Have you ever put so much hope and expectation around a budding relationship- be it a platonic, or romantic relationship? So much, that you started to build castles in the air, then suddenly it came down crashing so fast? Yeah! Me too. You have to dust yourself off and get back up a couple of times before the lesson settles in; valuable, strong, and lasting relationships are nurtured and built over time. I was telling myself this morning, “ I want ‘real-lationships’, because I don’t care how relatable the person seems at first, it takes real intentional work to build and sustain connections. All that new relationship euphoria will have you come down from the high to a rude awakening when things begin to flatline, in other words, when things hit a normal, widely termed as ‘get boring’. It is at this point you begin to see things for what they are, that the other person is as ordinarily human as you are, facing similar highs and lows as you do in your day-to-day life. 

My sister recently spoke to me about the importance of setting sustainable expectations at the beginning of any relationship. During this conversation, it hit me that this is where so many of us go wrong. We’re on a constant high while experiencing the excitement of getting to know new people, and we make the mistake of setting expectations that we cannot sustain in the long run. In most cases, you’ll give too much because you’re trying to impress, and surpass the expectations you imagine people have of you; whether in a new friendship, romantic relationship, or at a new job. Building a connection is much like reading a book, or watching a movie where the story unfolds slowly, and it requires loads of patience to sit and keep reading or watching, but with the rising action, comes more depth and understanding of the story.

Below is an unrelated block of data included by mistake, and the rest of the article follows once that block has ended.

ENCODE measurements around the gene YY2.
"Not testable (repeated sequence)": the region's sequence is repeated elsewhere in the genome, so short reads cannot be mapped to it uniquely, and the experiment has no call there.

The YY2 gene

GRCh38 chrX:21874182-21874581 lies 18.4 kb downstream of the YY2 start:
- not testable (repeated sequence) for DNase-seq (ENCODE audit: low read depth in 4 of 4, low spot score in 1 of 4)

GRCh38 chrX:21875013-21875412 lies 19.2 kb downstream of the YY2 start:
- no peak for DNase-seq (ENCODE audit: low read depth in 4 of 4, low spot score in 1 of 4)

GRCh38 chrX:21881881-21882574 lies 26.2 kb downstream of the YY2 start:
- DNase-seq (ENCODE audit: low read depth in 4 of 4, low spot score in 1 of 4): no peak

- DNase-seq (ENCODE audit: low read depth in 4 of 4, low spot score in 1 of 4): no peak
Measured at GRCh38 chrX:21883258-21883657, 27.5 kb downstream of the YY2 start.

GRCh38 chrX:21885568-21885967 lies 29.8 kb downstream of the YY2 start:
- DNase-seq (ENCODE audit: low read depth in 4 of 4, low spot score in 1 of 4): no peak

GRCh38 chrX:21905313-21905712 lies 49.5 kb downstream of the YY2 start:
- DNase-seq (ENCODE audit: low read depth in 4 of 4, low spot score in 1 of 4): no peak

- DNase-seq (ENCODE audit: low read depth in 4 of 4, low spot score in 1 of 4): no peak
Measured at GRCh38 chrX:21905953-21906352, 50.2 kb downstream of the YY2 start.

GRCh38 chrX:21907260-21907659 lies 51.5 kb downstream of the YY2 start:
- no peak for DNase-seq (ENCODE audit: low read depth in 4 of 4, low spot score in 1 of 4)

What does it take to build a valuable connection? Well, you might not be able to answer that until you are clear with yourself on what really matters to you. Before you embark on this journey, you must learn how to identify and acknowledge your needs, because it will give you clarity and a solid foundation when building connections. Different kinds of connections establish different relationships, and the different relationships serve different purposes; either way, one must identify whether a connection is valuable enough to build on. Think about the value of your energy, and where it’s worth spending, because where you invest it, your focus shifts there, and different outcomes are born. 

Most importantly, accept and absorb the fact the different relationships in your life will always serve different purposes. Knowing this, you can now start to map out what roles the different people in your life play, it doesn’t matter how small of a role it might be, the impact it causes is the value. This then puts you in a better position to ask, “Based on the value or lack thereof that this person brings into my life, do I want to build on this connection, or let it crumble?” This is how you know what relationships to nurture.  

It’s not a valuable connection if it’s not mutually reinforcing, the relationship needs to be symbiotic. Think of a siphoning situation where a large tank of water keeps getting drained to fill up a jerry can. After a while, the big tank will obviously run out; but if the same small jerry can is used to fetch water from a source to refill the big tank, it may take long, yes, but it still sustains the system. One can have more to give, but it doesn’t necessarily mean they need to be drained of it. This applies to us. The value you add to someone’s life does not need to equate or weigh on the same scale as the value they bring into yours. We are all blessed differently, and it’s a good thing to accept this. Nonetheless, ensure that you add some value back!